Behold, Cork.
The Quixotic Guide.
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Red Abbey



The Red Abbey, located in South Parish was a 14th-century Augustinian abbey which took its name from the reddish sandstone used in construction. The structure was lost to time, but has recently reappeared.

Red Abbey has a topsy-turvy history, as it is one of the last remaining visible structures dating to the medieval walled town of Cork. Invited by the Anglo-Normans, the Augustinians established the abbey in Cork, and one of its first founders and most famous residents was Friar Tuck.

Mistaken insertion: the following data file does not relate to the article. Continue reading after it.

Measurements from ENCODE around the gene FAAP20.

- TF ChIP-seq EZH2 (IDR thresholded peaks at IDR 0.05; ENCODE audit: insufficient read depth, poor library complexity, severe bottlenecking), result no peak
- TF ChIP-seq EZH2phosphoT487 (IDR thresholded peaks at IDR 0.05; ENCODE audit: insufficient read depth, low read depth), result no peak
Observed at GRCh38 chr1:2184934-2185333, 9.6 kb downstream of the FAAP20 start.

The area was claimed by Kerry after they won the Munster football final of 1985, and it is now Kerry’s embassy to Cork. The Kerry High Commissioner and her team of diplomats currently live and work there. The area is sovereign ground, thus it is very rare for a local to be seen in the region. This is a point of contention for Cork people, so a special think-tank has been set up to brainstorm ideas for getting it back. A speakeasy called the Abbey is located nearby, and serves ales that are close to four hundred years old. ID required.

Red Abbey is located  close to the city centre and can be visited with special dispensation from the Kerry government.